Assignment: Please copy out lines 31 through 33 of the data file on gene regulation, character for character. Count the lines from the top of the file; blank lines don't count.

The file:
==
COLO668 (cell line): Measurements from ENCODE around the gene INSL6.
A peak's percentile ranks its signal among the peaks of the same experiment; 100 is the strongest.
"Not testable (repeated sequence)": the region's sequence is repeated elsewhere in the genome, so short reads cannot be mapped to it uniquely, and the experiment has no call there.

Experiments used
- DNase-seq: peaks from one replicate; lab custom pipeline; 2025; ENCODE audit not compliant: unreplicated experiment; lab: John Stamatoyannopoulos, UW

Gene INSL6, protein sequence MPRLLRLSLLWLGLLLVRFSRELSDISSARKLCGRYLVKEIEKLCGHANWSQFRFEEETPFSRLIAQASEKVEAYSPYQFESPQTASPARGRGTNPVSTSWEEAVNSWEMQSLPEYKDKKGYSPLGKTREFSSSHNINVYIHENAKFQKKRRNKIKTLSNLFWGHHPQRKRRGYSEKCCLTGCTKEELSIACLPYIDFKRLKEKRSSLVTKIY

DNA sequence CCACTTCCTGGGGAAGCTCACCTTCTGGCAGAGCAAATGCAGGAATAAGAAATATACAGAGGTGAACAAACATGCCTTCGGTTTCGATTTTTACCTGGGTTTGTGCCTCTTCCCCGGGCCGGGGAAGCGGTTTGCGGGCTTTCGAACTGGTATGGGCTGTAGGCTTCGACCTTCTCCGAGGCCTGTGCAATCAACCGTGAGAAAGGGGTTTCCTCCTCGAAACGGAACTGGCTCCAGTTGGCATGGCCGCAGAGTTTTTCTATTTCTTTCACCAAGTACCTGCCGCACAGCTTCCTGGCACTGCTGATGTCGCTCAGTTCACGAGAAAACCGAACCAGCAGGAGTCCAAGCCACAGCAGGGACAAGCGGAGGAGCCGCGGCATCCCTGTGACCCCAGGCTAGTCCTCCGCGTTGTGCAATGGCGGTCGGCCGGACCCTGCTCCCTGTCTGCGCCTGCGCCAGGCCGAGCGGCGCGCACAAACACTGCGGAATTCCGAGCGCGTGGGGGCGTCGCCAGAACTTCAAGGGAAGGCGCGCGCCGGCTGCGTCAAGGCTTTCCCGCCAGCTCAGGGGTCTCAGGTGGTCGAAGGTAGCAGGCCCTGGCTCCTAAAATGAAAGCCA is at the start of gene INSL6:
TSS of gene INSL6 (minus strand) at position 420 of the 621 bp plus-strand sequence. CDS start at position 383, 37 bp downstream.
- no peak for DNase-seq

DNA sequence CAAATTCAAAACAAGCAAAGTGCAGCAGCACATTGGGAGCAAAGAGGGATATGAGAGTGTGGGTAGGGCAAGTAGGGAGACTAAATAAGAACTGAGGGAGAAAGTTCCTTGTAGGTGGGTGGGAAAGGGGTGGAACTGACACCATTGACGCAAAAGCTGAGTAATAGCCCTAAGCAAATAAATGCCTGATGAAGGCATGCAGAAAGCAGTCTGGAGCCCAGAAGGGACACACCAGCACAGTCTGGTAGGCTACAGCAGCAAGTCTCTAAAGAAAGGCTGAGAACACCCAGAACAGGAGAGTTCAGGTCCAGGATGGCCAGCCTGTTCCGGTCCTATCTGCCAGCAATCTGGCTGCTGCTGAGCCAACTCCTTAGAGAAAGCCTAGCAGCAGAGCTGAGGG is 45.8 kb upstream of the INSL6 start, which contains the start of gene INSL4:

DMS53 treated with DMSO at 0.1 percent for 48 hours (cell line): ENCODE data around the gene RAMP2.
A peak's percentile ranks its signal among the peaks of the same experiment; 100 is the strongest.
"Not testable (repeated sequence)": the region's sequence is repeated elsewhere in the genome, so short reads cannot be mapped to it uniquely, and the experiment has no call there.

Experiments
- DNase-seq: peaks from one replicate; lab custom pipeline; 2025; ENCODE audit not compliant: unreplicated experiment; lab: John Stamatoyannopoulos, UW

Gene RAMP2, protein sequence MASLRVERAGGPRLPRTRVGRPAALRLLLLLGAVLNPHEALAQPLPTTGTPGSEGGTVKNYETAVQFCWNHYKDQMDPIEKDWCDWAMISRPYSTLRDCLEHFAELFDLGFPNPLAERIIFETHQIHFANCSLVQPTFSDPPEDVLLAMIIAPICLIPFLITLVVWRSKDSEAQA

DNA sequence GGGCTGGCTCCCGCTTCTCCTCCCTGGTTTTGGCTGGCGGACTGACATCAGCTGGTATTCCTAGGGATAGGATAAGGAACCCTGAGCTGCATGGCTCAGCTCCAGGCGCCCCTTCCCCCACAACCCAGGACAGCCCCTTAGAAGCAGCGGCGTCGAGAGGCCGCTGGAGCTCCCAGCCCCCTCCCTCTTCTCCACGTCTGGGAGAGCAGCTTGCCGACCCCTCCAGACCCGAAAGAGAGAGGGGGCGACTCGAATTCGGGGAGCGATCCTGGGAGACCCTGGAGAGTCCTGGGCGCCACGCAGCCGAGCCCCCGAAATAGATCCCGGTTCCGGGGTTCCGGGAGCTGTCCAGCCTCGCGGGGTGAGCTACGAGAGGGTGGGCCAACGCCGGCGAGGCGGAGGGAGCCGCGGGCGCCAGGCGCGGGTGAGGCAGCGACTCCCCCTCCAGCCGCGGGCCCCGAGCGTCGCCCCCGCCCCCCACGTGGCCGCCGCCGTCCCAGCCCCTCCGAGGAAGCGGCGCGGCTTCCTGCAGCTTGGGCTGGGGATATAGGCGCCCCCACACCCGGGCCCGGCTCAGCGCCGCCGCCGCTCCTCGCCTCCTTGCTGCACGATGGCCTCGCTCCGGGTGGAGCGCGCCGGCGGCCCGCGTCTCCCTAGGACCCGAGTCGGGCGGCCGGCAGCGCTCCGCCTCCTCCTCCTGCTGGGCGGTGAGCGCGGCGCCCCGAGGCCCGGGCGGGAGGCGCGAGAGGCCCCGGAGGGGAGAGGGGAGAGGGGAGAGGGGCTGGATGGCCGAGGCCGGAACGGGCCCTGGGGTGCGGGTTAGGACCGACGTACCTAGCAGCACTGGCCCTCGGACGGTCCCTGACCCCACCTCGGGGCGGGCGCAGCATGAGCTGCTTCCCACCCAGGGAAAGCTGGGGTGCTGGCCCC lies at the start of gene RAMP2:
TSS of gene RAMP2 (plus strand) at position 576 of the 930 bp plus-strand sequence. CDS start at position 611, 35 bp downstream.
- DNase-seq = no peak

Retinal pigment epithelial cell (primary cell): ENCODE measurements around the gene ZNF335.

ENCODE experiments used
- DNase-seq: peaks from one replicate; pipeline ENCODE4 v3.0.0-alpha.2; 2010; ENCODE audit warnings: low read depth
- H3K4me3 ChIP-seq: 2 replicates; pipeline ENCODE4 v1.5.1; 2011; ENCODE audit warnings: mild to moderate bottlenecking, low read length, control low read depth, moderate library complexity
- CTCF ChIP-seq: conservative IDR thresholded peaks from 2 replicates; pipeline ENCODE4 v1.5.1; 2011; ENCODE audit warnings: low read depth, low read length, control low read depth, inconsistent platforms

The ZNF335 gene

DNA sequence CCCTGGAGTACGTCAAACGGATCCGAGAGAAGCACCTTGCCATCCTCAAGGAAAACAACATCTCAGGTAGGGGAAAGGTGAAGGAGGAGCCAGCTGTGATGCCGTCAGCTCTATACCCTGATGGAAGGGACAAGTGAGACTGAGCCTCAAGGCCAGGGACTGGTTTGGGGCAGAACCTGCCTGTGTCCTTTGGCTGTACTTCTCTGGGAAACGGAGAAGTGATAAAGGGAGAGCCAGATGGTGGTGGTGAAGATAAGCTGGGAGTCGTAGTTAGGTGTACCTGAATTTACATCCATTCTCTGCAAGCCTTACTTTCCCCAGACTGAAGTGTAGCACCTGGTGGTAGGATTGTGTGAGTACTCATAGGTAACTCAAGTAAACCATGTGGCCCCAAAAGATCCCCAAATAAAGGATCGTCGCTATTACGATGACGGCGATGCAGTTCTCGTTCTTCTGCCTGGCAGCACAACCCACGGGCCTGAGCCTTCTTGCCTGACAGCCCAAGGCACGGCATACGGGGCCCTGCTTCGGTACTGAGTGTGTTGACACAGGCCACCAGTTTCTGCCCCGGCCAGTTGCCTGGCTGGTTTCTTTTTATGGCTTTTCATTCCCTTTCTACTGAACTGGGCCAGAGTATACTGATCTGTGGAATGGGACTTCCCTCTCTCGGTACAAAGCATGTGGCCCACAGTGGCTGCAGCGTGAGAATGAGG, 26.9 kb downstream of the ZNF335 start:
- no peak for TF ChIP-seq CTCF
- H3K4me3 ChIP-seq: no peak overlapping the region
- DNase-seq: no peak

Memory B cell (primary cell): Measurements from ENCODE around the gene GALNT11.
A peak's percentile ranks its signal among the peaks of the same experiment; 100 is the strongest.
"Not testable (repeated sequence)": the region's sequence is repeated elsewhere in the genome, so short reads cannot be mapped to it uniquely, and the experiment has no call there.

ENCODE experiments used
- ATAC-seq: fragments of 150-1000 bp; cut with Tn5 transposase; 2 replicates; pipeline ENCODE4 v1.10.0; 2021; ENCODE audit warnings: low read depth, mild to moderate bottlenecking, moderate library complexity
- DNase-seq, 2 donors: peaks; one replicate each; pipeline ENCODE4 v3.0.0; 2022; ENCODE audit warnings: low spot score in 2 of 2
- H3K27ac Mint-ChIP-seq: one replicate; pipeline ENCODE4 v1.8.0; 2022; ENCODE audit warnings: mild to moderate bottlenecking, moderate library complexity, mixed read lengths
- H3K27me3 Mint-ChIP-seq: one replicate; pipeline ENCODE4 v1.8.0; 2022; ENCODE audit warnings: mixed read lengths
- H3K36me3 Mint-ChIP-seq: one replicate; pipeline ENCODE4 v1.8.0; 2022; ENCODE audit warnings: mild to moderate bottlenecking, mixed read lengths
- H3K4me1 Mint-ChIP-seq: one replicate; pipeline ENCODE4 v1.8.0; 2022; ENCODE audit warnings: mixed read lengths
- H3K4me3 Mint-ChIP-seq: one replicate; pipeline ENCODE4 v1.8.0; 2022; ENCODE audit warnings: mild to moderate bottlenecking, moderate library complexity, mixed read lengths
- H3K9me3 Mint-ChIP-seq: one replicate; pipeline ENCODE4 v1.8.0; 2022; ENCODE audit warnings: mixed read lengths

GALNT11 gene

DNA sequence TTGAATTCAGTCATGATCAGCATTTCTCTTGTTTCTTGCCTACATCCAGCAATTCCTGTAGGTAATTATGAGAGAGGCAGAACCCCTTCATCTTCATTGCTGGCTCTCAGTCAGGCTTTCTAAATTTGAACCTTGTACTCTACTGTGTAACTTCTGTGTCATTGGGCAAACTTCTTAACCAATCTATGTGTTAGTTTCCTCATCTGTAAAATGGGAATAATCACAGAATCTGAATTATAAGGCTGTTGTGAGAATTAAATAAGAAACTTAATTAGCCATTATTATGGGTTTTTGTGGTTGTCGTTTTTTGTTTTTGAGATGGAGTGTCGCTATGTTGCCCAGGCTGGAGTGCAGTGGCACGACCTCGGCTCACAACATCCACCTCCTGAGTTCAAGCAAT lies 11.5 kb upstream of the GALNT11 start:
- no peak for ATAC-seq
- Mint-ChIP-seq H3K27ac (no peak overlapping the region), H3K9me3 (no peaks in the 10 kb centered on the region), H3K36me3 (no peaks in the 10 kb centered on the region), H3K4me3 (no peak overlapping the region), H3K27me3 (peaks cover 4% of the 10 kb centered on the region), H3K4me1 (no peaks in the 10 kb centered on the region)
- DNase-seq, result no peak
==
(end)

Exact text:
A peak's percentile ranks its signal among the peaks of the same experiment; 100 is the strongest.
"Not testable (repeated sequence)": the region's sequence is repeated elsewhere in the genome, so short reads cannot be mapped to it uniquely, and the experiment has no call there.

ENCODE experiments used